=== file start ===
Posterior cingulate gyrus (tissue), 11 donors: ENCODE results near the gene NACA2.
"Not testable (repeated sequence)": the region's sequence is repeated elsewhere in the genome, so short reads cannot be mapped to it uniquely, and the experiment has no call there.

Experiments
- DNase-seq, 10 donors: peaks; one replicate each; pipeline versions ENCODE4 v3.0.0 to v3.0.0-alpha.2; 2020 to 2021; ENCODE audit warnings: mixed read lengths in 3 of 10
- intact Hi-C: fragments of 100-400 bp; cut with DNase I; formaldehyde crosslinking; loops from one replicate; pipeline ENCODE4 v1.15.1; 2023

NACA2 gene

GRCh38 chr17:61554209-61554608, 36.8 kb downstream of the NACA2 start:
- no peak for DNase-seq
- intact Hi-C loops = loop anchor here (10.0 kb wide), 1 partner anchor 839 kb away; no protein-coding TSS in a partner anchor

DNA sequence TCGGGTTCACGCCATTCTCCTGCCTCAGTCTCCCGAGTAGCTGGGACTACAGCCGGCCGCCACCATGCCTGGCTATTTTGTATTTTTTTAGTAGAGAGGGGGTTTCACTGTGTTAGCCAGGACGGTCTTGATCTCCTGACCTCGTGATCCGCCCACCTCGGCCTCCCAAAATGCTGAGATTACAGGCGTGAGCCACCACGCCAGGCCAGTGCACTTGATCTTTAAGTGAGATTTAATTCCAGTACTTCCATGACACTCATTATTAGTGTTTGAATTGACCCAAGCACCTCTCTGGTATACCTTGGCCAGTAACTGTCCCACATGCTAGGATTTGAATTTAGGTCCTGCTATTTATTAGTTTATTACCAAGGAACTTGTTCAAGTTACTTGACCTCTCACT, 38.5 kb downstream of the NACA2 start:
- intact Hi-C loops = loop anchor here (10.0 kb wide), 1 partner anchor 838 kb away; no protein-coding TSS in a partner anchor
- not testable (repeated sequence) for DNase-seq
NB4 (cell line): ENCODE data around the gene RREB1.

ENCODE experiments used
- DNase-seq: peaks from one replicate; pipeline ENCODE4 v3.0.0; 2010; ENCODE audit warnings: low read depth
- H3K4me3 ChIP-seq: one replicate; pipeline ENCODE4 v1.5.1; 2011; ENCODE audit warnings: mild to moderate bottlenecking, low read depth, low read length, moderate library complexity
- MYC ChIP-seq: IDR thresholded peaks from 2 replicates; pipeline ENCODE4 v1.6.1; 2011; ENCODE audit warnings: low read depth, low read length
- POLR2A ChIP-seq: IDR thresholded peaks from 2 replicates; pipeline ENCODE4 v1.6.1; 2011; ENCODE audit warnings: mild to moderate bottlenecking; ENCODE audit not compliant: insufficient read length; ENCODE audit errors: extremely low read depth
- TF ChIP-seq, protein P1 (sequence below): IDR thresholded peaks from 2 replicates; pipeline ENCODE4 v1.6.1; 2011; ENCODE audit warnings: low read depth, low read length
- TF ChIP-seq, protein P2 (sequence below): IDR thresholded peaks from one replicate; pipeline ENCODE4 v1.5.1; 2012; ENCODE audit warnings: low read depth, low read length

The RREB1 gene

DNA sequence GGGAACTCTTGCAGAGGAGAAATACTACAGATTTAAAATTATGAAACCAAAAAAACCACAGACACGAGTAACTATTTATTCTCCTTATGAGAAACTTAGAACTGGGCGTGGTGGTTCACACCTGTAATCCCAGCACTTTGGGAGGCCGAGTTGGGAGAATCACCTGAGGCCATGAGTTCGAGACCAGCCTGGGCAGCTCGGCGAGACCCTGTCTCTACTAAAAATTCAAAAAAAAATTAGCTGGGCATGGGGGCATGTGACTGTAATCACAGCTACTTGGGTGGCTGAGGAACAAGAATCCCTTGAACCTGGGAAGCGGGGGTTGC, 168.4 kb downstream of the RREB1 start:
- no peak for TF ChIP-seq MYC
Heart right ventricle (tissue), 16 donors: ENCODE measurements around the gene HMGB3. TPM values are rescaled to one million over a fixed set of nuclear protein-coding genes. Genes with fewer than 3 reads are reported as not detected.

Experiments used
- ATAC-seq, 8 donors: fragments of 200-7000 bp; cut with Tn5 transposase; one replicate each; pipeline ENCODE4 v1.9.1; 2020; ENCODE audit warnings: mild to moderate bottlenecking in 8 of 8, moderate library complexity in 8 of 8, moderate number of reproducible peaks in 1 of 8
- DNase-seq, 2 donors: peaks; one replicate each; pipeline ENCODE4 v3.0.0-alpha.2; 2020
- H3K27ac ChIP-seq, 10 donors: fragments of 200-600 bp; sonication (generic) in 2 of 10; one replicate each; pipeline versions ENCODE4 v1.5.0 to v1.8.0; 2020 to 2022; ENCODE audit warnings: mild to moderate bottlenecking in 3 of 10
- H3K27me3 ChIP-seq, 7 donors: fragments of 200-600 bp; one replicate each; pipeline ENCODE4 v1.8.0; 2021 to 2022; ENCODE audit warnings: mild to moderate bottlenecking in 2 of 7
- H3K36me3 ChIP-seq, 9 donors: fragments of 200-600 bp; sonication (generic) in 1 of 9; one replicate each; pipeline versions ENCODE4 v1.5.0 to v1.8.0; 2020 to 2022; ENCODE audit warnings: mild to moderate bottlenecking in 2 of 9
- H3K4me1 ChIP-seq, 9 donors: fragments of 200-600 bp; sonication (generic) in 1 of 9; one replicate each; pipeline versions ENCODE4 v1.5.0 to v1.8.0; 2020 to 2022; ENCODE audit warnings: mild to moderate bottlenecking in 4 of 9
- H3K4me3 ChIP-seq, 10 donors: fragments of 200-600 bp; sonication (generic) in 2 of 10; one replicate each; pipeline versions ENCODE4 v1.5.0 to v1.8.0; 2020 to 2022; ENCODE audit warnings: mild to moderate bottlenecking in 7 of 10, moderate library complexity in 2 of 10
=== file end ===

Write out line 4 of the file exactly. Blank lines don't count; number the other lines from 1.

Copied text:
- DNase-seq, 10 donors: peaks; one replicate each; pipeline versions ENCODE4 v3.0.0 to v3.0.0-alpha.2; 2020 to 2021; ENCODE audit warnings: mixed read lengths in 3 of 10